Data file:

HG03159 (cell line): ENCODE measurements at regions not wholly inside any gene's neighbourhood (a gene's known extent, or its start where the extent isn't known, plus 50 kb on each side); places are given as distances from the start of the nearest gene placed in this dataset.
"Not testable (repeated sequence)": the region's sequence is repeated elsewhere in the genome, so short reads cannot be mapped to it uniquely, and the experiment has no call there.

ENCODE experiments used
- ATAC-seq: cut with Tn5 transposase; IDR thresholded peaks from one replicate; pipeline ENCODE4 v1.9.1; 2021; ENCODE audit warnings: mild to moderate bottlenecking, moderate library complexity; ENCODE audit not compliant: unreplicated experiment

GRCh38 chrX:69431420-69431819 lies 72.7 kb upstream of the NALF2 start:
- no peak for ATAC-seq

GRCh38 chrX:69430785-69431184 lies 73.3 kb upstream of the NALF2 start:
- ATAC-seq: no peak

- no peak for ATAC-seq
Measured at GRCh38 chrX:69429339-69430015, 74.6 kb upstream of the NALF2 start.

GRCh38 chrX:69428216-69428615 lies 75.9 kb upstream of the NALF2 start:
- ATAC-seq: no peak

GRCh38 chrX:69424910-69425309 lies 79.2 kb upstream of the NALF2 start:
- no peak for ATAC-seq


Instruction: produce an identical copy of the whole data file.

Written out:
HG03159 (cell line): ENCODE measurements at regions not wholly inside any gene's neighbourhood (a gene's known extent, or its start where the extent isn't known, plus 50 kb on each side); places are given as distances from the start of the nearest gene placed in this dataset.
"Not testable (repeated sequence)": the region's sequence is repeated elsewhere in the genome, so short reads cannot be mapped to it uniquely, and the experiment has no call there.

ENCODE experiments used
- ATAC-seq: cut with Tn5 transposase; IDR thresholded peaks from one replicate; pipeline ENCODE4 v1.9.1; 2021; ENCODE audit warnings: mild to moderate bottlenecking, moderate library complexity; ENCODE audit not compliant: unreplicated experiment

GRCh38 chrX:69431420-69431819 lies 72.7 kb upstream of the NALF2 start:
- no peak for ATAC-seq

GRCh38 chrX:69430785-69431184 lies 73.3 kb upstream of the NALF2 start:
- ATAC-seq: no peak

- no peak for ATAC-seq
Measured at GRCh38 chrX:69429339-69430015, 74.6 kb upstream of the NALF2 start.

GRCh38 chrX:69428216-69428615 lies 75.9 kb upstream of the NALF2 start:
- ATAC-seq: no peak

GRCh38 chrX:69424910-69425309 lies 79.2 kb upstream of the NALF2 start:
- no peak for ATAC-seq